Let me begin this preface with a confession of a few of my own biases. First, I
believe that theory, and the models that flow from it, should provide us with the tools to
understand, analyze and solve problems. The test of a model or theory then should not be
based upon its elegance but upon its usefulness in problem solving. Second, there is little
in corporate financial theory, in my view, that is new and revolutionary. The core
principles of corporate finance are common sense ones, and have changed little over
time. That should not be surprising. Corporate finance is only a few decades old and
people have been running businesses for thousands of years, and it would be exceedingly
presumptuous of us to believe that they were in the dark until corporate finance theorists
came along and told them what to do. To be fair, it is true that corporate financial theory
has made advances in taking common sense principles and providing them with structure,
but these advances have been primarily on the details. The story line in corporate finance
has remained remarkably consistent over time.
Talking about story lines allows me to set the first theme of this book. This book
tells a story, which essentially summarizes the corporate finance view of the world. It
classifies all decisions made by any business into three groups - decisions on where to
invest the resources or funds that the business has raised, either internally or externally
(the investment decision), decisions on where and how to raise funds to finance these
investments (the financing decision) and decisions on how much and in what form to
return funds back to the owners (the dividend decision). As I see it, the first principles of
corporate finance can be summarized in figure 1, which also lays out a site map for the
book. Every section of this book relates to some part of this picture, and each chapter is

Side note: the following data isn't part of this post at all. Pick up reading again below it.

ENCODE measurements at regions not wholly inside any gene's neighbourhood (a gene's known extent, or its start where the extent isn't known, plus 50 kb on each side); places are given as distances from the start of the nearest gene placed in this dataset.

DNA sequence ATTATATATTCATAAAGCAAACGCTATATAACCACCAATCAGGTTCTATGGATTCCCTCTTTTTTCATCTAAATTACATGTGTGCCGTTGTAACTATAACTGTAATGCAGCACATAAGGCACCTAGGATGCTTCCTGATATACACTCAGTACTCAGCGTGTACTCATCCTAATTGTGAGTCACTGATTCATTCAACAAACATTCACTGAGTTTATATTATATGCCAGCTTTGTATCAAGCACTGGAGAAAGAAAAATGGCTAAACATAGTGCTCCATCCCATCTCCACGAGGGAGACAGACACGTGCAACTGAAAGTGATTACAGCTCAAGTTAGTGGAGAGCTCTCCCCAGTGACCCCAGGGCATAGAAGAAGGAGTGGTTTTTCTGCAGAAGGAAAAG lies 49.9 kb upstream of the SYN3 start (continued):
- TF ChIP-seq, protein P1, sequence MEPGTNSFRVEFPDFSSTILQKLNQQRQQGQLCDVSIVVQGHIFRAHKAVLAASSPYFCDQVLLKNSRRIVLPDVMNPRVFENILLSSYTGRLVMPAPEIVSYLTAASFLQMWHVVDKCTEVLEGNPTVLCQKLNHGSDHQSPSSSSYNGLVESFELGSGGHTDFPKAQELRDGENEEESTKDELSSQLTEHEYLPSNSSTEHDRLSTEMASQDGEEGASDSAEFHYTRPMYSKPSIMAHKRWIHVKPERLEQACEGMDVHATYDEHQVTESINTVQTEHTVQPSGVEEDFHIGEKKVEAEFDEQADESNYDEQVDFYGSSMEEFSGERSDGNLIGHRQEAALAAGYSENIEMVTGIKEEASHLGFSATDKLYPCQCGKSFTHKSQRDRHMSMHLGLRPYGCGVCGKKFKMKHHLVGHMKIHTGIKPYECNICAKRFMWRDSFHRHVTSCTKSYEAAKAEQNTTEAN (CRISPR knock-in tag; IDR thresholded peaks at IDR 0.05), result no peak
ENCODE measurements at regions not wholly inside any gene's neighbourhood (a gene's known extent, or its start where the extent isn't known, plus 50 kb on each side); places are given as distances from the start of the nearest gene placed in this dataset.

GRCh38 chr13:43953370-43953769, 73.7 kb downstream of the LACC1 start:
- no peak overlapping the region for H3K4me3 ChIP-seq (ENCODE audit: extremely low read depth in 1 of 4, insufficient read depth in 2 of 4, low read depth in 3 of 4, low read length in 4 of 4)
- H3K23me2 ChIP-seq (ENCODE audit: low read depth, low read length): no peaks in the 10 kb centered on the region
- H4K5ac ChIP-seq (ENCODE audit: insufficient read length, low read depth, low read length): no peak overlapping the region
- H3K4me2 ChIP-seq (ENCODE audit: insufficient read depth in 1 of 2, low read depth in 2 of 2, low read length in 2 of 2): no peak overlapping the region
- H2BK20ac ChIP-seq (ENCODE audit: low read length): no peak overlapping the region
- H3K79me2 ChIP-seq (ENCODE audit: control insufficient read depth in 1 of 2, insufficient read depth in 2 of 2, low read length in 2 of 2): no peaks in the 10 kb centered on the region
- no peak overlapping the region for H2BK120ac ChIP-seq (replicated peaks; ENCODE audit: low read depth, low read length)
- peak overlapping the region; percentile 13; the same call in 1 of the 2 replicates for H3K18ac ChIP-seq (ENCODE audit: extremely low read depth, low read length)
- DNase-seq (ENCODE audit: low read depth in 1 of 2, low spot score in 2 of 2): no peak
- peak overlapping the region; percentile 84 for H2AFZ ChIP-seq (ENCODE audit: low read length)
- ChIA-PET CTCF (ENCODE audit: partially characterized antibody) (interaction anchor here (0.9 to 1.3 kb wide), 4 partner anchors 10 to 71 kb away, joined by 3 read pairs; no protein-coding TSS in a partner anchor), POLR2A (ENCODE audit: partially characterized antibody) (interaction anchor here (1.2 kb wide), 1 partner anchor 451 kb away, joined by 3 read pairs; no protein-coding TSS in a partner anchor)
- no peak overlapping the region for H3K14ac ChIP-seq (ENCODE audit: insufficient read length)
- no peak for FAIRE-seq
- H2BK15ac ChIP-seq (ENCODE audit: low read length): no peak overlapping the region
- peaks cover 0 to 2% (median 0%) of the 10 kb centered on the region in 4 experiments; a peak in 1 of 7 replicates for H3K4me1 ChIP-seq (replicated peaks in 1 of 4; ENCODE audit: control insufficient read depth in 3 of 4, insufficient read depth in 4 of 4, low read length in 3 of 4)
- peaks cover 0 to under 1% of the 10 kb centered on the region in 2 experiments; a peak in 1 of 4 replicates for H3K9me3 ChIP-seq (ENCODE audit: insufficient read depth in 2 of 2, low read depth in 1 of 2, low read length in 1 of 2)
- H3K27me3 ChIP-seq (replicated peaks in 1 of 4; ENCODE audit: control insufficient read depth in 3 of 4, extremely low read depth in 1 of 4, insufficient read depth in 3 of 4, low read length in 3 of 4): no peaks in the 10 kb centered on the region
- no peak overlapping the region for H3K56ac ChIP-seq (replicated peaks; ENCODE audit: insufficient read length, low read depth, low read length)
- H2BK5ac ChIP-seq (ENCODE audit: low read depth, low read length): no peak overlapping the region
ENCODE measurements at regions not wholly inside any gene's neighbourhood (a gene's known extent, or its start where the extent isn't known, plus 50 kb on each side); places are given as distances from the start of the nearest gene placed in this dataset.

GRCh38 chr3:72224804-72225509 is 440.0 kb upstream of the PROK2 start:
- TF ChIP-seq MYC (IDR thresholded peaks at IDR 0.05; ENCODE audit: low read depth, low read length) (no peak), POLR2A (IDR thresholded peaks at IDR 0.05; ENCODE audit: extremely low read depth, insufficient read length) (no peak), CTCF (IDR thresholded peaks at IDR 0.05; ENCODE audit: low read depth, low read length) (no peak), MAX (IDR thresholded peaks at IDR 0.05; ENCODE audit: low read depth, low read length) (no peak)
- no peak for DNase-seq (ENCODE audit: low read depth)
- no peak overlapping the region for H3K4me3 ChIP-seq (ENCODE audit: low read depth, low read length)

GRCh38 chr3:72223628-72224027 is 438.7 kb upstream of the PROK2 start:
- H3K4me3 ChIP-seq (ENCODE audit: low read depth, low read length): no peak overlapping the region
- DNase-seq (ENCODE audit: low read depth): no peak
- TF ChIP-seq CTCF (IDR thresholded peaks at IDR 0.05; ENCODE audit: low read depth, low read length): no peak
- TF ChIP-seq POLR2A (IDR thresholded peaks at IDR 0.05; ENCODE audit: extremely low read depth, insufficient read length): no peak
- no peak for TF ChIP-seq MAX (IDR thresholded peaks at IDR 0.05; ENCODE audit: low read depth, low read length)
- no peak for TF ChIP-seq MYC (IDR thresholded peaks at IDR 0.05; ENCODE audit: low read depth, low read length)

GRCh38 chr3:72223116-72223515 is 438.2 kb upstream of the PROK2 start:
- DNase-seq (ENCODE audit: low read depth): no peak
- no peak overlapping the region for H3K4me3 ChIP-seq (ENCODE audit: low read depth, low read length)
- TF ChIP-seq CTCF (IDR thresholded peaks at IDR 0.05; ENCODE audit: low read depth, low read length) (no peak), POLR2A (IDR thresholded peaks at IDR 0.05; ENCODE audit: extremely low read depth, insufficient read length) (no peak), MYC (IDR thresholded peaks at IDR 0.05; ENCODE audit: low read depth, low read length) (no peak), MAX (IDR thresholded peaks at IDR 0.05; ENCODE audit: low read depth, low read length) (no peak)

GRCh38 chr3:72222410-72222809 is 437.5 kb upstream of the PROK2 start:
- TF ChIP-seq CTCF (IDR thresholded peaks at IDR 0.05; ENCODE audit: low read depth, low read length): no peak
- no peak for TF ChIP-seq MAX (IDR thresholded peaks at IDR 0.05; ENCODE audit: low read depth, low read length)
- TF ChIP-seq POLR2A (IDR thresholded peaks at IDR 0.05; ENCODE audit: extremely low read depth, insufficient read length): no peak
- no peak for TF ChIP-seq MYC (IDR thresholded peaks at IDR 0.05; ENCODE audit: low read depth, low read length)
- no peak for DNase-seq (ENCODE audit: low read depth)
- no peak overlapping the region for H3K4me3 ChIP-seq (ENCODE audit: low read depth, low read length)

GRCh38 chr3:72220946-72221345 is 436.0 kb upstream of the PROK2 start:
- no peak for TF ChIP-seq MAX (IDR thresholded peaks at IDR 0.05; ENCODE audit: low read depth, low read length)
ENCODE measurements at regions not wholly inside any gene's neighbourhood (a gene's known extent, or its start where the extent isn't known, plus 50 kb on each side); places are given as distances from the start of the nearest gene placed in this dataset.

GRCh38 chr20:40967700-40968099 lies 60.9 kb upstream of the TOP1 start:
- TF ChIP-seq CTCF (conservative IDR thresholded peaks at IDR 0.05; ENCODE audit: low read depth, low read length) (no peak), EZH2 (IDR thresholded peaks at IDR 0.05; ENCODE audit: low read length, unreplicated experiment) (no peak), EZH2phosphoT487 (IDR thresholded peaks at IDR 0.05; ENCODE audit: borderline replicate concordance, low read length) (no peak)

introduced with it, with emphasis on that portion that will be analyzed in that chapter.
(Note the chapter numbers below each section). Put another way, there are no sections of
this book that are not traceable to this framework.

As you look at the chapter outline for the book, you are probably wondering
where the chapters on present value, option pricing and bond pricing are, as well as the
chapters on short-term financial management, working capital and international finance.
The first set of chapters, which I would classify as “tools”
chapters are now contained in the appendices, and I relegated
them there, not because I think that they are unimportant, but
because I want the focus to stay on the story line. It is important
that we understand the concept of time value of money, but only
in the context of mesuring returns on investments better and
valuing business. Option pricing theory is elegant and provides
impressive insights, but only in the context of looking at options embedded in projects
and financing instruments like convertible bonds. The second set of chapters I excluded
for a very different reason. As I see it, the basic principles of whether and how much you
should invest in inventory, or how generous your credit terms should be, are no different
than the basic principles that would apply if you were building a plant or buying
equipment or opening a new store. Put another way, there is no logical basis for the
differentiation between investments in the latter (which in most corporate finance books
is covered in the capital budgeting chapters) and the former (which are considered in the